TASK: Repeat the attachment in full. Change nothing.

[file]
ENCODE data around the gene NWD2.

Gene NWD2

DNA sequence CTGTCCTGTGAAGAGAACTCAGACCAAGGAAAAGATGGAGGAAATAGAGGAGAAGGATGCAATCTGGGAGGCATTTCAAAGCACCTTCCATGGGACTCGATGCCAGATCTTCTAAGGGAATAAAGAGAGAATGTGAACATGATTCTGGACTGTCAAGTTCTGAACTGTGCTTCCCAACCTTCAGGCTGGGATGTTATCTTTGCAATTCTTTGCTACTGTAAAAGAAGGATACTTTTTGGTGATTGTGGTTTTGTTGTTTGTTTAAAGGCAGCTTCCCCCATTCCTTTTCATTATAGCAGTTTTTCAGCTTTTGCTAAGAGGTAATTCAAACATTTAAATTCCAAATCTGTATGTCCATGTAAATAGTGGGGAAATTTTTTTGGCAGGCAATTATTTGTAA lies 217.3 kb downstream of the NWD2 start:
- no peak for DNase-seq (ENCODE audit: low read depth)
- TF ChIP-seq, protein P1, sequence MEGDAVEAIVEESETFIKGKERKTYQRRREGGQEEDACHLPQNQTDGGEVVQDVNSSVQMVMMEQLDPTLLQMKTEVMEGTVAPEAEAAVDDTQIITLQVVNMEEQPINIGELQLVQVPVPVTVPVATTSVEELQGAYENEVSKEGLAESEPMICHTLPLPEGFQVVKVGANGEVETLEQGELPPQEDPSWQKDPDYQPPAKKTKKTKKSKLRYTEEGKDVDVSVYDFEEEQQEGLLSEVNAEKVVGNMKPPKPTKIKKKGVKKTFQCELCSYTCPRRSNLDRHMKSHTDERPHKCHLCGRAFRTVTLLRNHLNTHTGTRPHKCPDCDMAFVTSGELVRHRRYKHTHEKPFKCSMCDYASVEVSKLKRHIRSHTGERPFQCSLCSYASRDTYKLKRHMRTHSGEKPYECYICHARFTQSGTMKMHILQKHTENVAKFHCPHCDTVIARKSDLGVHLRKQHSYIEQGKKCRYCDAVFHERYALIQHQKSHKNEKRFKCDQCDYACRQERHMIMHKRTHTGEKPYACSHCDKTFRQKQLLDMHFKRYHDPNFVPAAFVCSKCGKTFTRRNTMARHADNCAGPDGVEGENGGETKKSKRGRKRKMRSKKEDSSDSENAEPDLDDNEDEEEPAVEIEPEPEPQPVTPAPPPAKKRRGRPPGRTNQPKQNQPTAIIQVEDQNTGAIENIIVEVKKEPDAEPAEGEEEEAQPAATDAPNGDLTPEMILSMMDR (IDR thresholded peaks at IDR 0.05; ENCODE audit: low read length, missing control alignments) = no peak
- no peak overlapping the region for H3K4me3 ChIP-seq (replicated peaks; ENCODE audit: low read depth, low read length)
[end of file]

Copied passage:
ENCODE data around the gene NWD2.

Gene NWD2

DNA sequence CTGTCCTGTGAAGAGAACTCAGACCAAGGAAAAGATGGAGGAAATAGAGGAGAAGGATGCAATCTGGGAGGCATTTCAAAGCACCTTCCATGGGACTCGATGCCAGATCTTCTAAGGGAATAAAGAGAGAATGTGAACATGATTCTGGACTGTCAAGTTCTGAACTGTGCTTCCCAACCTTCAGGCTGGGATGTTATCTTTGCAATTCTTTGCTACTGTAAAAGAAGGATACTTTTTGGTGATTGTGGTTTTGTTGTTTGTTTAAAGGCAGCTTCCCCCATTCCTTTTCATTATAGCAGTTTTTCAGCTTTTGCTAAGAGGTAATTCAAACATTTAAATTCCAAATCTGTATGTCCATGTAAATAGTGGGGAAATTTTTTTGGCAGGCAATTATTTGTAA lies 217.3 kb downstream of the NWD2 start:
- no peak for DNase-seq (ENCODE audit: low read depth)
- TF ChIP-seq, protein P1, sequence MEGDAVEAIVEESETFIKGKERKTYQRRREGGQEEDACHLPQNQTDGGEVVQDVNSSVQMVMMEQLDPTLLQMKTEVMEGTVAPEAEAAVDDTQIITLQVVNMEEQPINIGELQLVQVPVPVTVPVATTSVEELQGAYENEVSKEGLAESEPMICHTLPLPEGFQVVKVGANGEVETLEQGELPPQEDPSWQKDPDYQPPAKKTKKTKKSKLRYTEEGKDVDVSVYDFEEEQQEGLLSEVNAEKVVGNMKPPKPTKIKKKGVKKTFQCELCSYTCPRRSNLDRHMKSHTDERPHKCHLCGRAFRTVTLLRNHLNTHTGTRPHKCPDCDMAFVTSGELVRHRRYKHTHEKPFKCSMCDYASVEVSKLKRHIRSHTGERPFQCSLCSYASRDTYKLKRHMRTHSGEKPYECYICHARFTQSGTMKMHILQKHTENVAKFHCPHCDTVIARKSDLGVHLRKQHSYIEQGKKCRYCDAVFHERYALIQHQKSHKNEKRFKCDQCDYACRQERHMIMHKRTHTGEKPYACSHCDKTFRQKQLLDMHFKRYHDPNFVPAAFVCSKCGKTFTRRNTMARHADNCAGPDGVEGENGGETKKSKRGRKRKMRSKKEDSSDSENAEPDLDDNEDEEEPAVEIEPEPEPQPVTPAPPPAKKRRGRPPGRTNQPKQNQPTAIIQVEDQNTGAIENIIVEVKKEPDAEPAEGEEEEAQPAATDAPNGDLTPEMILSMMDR (IDR thresholded peaks at IDR 0.05; ENCODE audit: low read length, missing control alignments) = no peak
- no peak overlapping the region for H3K4me3 ChIP-seq (replicated peaks; ENCODE audit: low read depth, low read length)